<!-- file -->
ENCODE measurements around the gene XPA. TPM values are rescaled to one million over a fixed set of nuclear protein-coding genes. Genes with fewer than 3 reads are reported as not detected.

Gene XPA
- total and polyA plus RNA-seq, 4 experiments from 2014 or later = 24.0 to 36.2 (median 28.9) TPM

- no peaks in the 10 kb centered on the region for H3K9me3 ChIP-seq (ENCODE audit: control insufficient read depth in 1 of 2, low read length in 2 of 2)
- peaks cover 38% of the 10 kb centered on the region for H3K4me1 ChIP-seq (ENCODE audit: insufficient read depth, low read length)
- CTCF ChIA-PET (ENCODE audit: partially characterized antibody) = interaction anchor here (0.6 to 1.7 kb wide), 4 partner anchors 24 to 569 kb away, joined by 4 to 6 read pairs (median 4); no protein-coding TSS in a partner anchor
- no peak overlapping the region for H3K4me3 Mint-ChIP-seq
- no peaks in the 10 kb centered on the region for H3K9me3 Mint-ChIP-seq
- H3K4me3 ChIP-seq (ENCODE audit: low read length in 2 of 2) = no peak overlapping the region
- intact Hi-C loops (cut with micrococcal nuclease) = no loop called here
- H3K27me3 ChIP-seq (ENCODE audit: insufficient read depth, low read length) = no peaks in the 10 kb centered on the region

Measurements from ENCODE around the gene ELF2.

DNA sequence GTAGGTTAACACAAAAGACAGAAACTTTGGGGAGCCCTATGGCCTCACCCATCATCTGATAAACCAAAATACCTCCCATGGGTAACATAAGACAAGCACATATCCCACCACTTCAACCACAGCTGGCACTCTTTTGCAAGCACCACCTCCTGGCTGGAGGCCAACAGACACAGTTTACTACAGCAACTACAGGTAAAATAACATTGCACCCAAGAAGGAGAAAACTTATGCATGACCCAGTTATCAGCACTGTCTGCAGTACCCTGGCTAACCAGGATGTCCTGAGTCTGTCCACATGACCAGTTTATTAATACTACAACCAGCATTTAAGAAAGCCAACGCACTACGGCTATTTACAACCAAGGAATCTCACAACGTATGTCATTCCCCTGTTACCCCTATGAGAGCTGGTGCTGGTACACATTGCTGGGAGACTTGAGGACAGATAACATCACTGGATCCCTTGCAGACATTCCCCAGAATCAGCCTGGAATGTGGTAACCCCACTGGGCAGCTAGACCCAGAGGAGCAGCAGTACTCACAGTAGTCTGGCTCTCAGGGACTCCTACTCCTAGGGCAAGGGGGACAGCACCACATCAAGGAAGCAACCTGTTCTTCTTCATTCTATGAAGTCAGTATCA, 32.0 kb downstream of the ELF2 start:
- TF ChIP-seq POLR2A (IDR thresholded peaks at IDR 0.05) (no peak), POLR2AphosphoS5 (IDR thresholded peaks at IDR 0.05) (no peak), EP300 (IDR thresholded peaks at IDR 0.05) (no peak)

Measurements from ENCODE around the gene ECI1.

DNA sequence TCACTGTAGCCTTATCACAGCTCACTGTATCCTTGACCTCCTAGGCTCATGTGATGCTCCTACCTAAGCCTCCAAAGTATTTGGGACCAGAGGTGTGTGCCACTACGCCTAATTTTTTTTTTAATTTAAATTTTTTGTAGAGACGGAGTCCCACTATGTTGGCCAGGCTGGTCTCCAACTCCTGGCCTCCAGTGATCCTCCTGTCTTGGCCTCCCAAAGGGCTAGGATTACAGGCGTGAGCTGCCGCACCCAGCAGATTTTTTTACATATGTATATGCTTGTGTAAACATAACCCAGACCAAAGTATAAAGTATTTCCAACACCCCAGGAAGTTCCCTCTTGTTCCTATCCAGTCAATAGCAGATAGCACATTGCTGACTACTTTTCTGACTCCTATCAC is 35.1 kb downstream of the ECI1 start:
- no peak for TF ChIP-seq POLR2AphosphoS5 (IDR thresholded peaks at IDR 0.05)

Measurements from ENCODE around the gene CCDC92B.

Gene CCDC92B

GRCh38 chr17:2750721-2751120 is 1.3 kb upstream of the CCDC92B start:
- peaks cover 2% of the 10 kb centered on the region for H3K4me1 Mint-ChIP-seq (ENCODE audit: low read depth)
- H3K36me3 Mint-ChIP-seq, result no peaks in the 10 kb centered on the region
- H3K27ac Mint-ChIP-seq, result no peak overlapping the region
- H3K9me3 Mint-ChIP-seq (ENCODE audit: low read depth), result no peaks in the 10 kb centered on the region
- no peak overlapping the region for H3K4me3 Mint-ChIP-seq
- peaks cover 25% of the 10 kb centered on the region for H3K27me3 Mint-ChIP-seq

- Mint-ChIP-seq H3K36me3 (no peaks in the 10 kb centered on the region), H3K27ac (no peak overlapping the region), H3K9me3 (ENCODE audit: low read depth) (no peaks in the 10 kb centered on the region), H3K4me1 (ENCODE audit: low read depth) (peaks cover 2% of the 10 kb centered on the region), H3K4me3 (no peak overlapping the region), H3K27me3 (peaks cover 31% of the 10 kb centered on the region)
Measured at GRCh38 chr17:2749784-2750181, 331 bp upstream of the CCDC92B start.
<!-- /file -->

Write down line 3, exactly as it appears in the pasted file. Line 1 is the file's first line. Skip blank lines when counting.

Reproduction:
- total and polyA plus RNA-seq, 4 experiments from 2014 or later = 24.0 to 36.2 (median 28.9) TPM